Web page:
Defending GTA V, and Whether We Really Ought To

By Reader Owen Hughes on at

Hands up if you bought GTA V this week. Of course you did. Rockstar's latest do-whatever-you-want-'em-up is probably the most eagerly-awaited Grand Theft Auto to date, causing a frenzy amongst gamers unlike anything seen before. But while you spend the coming weekend in an orgy of carjacking, robberies and mindless slaughter, ask yourself one question: Am I cool with all of this?

First of all, I'd like to say that I am an avid gamer -- a geek to rival the best of them. I pledged my allegiance to the console back in 1993 when I got my first Mega Drive one glorious Christmas morning. Since then, there's always been one gaming system or another in my life, and watching them make the transition from niche to mainstream is something I've enjoyed immensely.

The release of Grand Theft Auto V is something that I, like millions of others, have been looking forward to for years. This week, after what seemed like the biggest absence in gaming history (excluding a certain Valve game), we finally got our hands on Rockstar's latest masterpiece. Much as expected, it came with generous lashings of violence and controversy.

I'm no stranger to video game violence. I've shot more people to shit in Call of Duty than I care to count; I've garrotted countless goons in Hitman, and used all manner of grizzly implements of death in the highly gruesome Manhunt. But have I ever questioned my in-game actions? Of course not, because it's just that: a game. At least, not until recently.

Gamers are unfortunate in that they're usually at the forefront of the debate on violence in the media. Part of the reason Grand Theft Auto is so globally-recognised is because of the shitstorm each release brings in tow, without fail. It's become the go-to target for anti-violence campaigns, and is usually the first suspect to be dragged before the media when delusional youngsters turn to guns to vent their frustrations on society.

Fortunately, the majority of gamers have been blessed with a level head, balanced conscience and well-defined set of morals. We also don't find it hard to separate fantasy from reality: we're not going to spend hours playing GTA then hop into a car and drive around mindlessly mowing down pedestrians. In the same way, we're not going to absorb the attitudes, beliefs and social conventions depicted in video games like some moronic sponge and act them out in the real world.

Still, I managed to blunder blindly into a Facebook debate on Rockstar's latest blockbuster recently, one that left me questioning my own attitudes towards games and the reflection they have on me as a person. A friend of mine had raised the issue of violence and misogyny within GTA V, to which my knee-jerk reaction was essentially "it's only a game, it's fun, get over it".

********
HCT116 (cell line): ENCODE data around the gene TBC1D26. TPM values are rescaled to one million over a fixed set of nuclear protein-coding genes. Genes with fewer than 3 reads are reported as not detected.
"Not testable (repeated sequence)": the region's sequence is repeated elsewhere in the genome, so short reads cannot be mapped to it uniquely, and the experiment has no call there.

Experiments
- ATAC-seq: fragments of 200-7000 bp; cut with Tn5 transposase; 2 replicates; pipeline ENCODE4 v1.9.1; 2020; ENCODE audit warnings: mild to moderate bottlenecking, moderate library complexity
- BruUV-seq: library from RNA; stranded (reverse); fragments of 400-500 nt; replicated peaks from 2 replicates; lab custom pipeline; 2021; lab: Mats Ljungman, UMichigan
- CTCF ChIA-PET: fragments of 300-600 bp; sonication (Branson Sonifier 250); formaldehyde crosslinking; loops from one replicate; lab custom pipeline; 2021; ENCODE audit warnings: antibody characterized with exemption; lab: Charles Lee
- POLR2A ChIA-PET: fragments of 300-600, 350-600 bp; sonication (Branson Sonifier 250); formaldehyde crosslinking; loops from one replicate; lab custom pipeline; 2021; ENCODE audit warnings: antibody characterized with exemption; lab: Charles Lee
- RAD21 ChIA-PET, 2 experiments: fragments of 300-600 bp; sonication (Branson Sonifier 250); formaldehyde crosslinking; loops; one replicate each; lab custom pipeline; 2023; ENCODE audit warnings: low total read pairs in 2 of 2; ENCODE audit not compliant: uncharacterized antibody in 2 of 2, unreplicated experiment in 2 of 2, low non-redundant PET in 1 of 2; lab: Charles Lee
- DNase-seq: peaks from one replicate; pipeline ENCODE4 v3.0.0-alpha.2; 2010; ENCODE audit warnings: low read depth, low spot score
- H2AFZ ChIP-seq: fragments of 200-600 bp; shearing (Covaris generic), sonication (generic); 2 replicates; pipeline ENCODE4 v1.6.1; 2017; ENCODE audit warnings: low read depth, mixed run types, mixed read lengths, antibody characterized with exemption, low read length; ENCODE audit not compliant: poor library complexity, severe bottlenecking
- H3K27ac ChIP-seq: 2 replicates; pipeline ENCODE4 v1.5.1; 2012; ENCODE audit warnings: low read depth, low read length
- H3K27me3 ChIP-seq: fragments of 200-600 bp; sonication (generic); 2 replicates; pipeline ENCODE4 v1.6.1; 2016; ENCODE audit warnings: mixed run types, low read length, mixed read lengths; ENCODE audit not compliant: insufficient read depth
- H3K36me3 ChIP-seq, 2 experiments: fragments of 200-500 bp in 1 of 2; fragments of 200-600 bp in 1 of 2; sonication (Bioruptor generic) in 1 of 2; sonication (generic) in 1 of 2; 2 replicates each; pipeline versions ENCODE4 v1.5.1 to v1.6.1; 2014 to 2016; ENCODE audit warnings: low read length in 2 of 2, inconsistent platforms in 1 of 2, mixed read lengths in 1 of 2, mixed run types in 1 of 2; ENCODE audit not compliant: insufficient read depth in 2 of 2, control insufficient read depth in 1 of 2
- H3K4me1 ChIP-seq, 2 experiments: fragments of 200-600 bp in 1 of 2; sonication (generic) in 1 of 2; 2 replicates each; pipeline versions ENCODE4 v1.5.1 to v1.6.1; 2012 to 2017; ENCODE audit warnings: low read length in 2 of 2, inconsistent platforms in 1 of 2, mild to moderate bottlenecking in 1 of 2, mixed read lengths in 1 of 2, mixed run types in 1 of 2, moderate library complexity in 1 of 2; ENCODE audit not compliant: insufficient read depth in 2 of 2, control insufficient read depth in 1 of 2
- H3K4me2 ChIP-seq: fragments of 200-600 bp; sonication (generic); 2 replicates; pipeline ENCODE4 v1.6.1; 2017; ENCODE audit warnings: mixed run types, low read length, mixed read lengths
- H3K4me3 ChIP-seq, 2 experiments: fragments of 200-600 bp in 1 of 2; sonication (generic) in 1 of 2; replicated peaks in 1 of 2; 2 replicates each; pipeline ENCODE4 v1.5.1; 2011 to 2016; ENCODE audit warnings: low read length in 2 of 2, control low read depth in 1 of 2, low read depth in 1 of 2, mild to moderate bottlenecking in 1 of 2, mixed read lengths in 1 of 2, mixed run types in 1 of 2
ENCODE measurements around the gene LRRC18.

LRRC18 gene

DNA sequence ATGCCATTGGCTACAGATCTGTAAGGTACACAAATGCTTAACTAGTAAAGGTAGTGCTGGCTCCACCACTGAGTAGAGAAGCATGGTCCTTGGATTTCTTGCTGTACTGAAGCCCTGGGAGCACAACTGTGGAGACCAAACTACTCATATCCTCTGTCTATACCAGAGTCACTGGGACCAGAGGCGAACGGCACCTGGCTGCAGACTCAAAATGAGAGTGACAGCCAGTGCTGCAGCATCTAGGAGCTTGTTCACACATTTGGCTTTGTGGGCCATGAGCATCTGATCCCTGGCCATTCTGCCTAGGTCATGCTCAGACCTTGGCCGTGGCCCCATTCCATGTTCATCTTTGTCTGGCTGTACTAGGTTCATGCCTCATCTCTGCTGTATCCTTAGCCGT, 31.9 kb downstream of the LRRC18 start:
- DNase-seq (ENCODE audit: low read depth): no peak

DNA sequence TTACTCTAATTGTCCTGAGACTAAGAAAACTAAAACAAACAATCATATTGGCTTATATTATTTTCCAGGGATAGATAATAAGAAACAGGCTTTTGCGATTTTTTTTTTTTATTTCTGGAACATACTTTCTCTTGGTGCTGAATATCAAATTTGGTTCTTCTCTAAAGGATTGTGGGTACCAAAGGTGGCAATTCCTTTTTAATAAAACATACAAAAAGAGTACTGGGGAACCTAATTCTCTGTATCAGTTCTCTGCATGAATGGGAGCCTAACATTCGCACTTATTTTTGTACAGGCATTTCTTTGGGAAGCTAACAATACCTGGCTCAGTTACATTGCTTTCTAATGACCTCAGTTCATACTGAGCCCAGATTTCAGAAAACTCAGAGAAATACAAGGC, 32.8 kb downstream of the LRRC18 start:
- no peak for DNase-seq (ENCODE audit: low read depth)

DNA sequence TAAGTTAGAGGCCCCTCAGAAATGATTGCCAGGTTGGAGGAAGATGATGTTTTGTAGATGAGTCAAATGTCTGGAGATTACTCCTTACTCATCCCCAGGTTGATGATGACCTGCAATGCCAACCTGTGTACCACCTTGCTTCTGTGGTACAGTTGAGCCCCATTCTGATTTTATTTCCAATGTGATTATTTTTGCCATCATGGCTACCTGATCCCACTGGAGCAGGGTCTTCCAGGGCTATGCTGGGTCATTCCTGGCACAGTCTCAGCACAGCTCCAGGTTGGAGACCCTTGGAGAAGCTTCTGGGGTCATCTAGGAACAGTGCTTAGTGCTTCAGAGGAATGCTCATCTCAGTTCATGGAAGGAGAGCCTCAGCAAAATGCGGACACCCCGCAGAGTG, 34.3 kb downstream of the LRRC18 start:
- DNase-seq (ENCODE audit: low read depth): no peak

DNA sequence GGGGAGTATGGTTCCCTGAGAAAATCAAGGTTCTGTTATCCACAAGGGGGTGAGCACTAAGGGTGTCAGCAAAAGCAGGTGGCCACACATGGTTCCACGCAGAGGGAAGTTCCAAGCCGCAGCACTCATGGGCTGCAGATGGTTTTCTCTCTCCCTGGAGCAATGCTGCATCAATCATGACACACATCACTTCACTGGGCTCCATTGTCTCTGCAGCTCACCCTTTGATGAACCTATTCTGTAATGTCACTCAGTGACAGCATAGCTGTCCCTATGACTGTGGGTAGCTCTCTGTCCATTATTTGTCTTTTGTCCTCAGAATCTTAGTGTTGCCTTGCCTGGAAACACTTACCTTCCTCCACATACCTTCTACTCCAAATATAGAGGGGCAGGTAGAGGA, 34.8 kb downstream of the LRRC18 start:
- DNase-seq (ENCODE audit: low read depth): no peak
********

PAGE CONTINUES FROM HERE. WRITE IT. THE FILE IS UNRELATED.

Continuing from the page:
Predictably, I was lambasted by my friend and several of her own, who pointed out that game or not, finding fun in carrying out activities that in reality are utterly deplorable is really not cool.

Though the concept of video games breeding killers has become a tired old mantra and one I staunchly disagree with, I would agree that some games forgo sensitivity and tact in favour of shock value. I challenge any well-rounded, reasonable person to look me in the eye and tell me that suffocating someone with a plastic bag in Manhunt, or setting someone on fire then urinating on them to put it out a la Postal 2 isn't excessive.

And it's not just the violence either. Games like Leisure Suit Larry, which display all the tact and sensitivity surrounding gender issues of the Benny Hill Show, paint a shocking picture about what some developers -- and gamers -- are happy to label as "fun".

Of course, the same could be said for other forms of media. There are myriad films, plays, books and music out there that contain content on par with, if not more extreme than some of the most mature 18+ games on the market. But does the role-playing factor of games make our enjoyment of them all the more contentious?

This isn't a "holier than thou" stab at gamers from a self-confessed reformist. My copy of GTA V is loaded in my drive, and I'm already running riot in Los Santos causing all manner of wanton destruction and violence. Because, at the end of the day, Grand Theft Auto is just a game. It's a fantasy world that takes a satirical, tongue-in-cheek stab at modern society, and similar justifications can and will be made for the plethora of other games that task players with carrying out questionable acts.

But it begs the question: if we're willing to overlook and take enjoyment in games based on attitudes we'd deem taboo in the real world, what does this say about us?

Owen is a writer and multimedia reporter for TechRadar UK. Other than gadgets and video games, he also loves food, beer, house music and everything to do with outer space.

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